What’s For Dinner Wednesday: Light Vegetable Fried Rice

20 Mar
This Vegetable Fried Rice was a huge hit!

This Vegetable Fried Rice was a huge hit!

We all love Chinese food, but it’s not something we get very often. I was thrilled when I recently found a recipe on the Red Barn Blog for a homemade version that was healthy. I actually believe the post was a guest post on the Red Barn Blog by the Budget Gourmet Mom, a blog I also follow.

I decided to try it a couple of weeks ago, although not following the recipe exactly, but rather using it as a guide when making ours. It was such a huge hit, I’ve already made it again. Five thumbs up, both times.

I like this recipe because you can use whatever vegetables you have on hand and throw them in. I can foresee using sugar snap peas or pea pods when I have them next, or throwing in zucchini when I make it again.

Here is the recipe as it’s written by the Budget Gourmet Mom on the Red Barn Blog. I’ve made a note of any changes I made. This was great served with Duck Sauce or with Sweet and Sour Sauce on the side, both of which are nonfat.

This Chinese Fried Rice is great as a side dish for any meal. We last used it when we had pork chops.

This Chinese Fried Rice is great as a side dish for any meal. We last used it when we had pork chops.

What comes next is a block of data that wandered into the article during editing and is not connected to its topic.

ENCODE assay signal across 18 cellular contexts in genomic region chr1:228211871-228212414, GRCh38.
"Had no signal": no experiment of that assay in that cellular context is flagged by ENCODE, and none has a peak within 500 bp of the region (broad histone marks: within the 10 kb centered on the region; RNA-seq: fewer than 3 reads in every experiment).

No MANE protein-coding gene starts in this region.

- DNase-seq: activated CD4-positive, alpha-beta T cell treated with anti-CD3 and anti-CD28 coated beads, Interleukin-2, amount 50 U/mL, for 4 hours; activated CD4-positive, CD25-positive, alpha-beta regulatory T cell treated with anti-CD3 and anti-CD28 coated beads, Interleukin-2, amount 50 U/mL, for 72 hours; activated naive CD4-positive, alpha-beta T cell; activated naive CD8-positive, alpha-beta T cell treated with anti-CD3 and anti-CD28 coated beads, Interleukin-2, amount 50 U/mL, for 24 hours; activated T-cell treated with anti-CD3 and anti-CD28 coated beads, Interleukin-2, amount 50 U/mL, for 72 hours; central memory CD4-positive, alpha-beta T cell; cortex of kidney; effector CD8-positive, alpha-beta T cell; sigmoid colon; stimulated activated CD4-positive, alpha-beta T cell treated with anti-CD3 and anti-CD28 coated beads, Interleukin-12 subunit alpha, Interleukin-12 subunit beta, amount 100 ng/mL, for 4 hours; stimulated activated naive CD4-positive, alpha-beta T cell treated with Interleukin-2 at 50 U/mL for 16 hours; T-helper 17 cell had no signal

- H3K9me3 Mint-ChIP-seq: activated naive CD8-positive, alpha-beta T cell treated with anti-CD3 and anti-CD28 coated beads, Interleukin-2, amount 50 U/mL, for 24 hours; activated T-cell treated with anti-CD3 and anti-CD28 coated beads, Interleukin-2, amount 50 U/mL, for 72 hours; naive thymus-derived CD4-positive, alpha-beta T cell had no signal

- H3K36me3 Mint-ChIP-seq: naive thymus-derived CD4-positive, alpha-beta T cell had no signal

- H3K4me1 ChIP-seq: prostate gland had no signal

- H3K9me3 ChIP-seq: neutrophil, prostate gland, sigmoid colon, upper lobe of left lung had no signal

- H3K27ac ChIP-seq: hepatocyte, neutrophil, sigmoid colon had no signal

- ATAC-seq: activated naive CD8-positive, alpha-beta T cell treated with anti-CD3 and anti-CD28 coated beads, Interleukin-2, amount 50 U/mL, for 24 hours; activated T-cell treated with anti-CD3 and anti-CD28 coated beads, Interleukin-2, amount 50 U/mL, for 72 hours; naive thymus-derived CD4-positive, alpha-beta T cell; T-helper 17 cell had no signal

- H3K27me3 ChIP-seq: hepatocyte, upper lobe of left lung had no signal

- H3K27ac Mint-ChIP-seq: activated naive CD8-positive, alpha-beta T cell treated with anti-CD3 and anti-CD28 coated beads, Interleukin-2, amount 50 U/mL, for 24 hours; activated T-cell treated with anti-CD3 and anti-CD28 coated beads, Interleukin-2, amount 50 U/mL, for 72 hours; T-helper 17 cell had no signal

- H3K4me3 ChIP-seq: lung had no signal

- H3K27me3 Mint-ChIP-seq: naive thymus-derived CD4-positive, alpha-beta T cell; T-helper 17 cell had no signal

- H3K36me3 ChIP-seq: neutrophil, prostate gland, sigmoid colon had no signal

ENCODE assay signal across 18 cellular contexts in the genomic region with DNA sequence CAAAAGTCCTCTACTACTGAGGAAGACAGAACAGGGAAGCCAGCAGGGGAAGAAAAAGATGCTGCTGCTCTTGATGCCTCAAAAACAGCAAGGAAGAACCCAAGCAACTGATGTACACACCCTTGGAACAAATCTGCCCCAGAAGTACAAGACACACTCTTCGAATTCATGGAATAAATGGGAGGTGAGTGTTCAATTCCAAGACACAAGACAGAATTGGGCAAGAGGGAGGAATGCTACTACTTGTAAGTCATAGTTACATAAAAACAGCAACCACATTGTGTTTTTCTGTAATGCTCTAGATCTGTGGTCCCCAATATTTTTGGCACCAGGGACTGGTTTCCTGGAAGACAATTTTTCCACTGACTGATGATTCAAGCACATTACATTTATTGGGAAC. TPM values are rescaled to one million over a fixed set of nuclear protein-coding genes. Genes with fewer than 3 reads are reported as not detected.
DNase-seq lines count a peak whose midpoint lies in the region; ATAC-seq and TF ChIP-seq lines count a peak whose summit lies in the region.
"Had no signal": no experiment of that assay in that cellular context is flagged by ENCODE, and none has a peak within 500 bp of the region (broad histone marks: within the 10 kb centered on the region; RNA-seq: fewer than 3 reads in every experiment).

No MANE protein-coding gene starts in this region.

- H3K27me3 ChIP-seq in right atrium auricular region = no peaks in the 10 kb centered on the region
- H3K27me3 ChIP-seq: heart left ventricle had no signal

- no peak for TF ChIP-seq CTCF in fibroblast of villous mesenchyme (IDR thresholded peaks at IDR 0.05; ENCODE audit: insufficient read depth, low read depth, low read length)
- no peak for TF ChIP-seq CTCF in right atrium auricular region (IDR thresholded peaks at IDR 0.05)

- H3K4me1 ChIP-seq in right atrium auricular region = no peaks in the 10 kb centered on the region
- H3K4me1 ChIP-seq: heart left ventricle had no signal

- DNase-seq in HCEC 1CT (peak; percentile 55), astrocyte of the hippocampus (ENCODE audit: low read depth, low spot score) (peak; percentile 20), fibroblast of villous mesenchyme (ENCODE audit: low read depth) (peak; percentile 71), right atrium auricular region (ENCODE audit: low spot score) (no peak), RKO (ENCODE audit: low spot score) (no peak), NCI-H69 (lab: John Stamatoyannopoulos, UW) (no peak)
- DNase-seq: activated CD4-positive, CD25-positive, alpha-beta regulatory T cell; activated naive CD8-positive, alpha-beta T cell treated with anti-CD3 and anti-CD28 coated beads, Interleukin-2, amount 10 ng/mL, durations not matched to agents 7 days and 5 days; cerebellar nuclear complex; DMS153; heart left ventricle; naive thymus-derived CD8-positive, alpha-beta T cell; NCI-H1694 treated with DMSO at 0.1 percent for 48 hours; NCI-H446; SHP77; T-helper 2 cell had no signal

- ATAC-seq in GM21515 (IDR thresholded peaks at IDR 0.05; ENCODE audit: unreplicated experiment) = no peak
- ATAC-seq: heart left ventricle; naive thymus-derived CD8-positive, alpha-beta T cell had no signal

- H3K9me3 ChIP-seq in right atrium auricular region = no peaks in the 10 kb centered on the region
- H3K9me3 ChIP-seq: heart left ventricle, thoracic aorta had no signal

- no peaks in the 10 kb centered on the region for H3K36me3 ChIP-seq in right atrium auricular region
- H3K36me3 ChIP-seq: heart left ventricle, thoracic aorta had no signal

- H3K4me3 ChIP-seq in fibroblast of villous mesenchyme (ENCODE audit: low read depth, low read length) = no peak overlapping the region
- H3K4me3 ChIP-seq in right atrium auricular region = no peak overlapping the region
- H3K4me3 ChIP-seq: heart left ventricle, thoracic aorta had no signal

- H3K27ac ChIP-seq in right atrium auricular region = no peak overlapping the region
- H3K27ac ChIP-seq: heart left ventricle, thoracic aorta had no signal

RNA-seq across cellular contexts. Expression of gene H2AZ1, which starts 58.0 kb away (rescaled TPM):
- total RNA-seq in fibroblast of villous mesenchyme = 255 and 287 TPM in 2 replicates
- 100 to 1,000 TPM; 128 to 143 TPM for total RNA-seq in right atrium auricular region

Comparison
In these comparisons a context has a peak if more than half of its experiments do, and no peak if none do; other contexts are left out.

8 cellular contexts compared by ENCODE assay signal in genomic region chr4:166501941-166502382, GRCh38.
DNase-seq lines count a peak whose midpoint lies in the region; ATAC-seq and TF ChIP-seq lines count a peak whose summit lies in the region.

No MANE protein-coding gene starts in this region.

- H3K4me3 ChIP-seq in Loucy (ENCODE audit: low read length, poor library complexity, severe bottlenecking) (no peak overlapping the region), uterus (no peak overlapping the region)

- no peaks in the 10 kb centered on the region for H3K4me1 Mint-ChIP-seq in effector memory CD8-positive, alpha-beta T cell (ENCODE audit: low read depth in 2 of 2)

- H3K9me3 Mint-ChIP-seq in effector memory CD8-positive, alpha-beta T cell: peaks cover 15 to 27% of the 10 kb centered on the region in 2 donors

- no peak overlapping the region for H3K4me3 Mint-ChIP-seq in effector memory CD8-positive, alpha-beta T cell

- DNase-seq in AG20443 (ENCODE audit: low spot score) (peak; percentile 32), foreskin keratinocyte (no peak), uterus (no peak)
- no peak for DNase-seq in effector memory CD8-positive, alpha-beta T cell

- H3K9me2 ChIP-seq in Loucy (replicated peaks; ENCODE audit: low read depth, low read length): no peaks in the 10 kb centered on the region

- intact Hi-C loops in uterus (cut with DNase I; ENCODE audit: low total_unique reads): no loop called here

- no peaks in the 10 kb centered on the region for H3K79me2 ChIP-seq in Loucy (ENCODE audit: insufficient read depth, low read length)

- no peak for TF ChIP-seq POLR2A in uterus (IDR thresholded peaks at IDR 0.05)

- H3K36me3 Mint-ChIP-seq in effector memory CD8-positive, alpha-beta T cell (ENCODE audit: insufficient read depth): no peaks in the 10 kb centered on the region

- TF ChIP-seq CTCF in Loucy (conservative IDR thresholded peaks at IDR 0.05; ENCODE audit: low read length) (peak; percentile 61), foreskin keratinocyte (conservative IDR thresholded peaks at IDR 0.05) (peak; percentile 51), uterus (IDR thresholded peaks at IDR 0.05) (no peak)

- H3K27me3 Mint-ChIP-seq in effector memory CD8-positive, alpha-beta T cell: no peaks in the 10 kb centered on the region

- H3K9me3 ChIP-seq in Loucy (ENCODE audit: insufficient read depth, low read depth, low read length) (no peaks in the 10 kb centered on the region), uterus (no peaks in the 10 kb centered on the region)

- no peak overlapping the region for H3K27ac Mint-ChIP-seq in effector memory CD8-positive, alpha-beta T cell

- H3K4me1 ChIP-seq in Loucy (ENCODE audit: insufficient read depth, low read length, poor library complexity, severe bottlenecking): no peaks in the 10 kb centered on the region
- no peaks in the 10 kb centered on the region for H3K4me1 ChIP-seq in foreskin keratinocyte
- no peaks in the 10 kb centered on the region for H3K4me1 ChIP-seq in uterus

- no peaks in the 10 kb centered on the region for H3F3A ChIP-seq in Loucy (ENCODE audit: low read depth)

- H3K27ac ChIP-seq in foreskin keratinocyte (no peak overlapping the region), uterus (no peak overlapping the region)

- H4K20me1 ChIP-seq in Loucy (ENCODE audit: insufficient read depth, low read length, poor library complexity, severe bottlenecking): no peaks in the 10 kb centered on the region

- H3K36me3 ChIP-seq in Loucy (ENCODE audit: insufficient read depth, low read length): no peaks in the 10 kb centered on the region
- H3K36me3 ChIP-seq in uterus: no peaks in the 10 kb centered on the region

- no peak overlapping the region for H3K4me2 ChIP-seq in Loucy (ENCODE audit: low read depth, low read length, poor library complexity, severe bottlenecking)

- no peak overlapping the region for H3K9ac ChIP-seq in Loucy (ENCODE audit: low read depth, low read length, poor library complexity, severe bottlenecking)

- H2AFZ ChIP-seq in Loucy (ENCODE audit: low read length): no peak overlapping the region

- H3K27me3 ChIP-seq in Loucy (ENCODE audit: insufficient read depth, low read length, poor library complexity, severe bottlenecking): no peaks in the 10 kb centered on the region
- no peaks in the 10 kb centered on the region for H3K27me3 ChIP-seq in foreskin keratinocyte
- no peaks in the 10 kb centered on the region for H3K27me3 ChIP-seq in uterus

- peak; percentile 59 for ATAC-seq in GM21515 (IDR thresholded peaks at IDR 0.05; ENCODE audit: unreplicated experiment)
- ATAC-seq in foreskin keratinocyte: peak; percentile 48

• 2 cups cooked cold white or brown rice
  • 1 tablespoon canola oil  (We used olive oil.)
  • 1 small onion, diced
  • 2 cups fresh vegetables, I used broccoli and carrots
  • 2 large eggs, lightly beaten (We used egg substitute.)
  • 3 tablespoons soy sauce
  1. In a large skillet preheat oil over medium-high heat.
  2. Add in the rice and fry, tossing carefully with wooden spoon. Add the vegetables and continue to cook for 7 minutes, stirring occasionally.
  3. Push the rice off to the side of the pan and place the beaten eggs next to the rice. Cook, stirring the eggs until firm. Fold into the rice.  (I cooked my eggs in a separate frying pan.)
  4. Add the soy sauce, toss, and serve.

Thanks to the Red Barn Blog and the Budget Gourmet Mom for sharing this delicious dish!

Monday Musings: Seize Every Opportunity

18 Mar
Hearing Olivia Culpo speak in July 2012 had a lasting impact on our girls.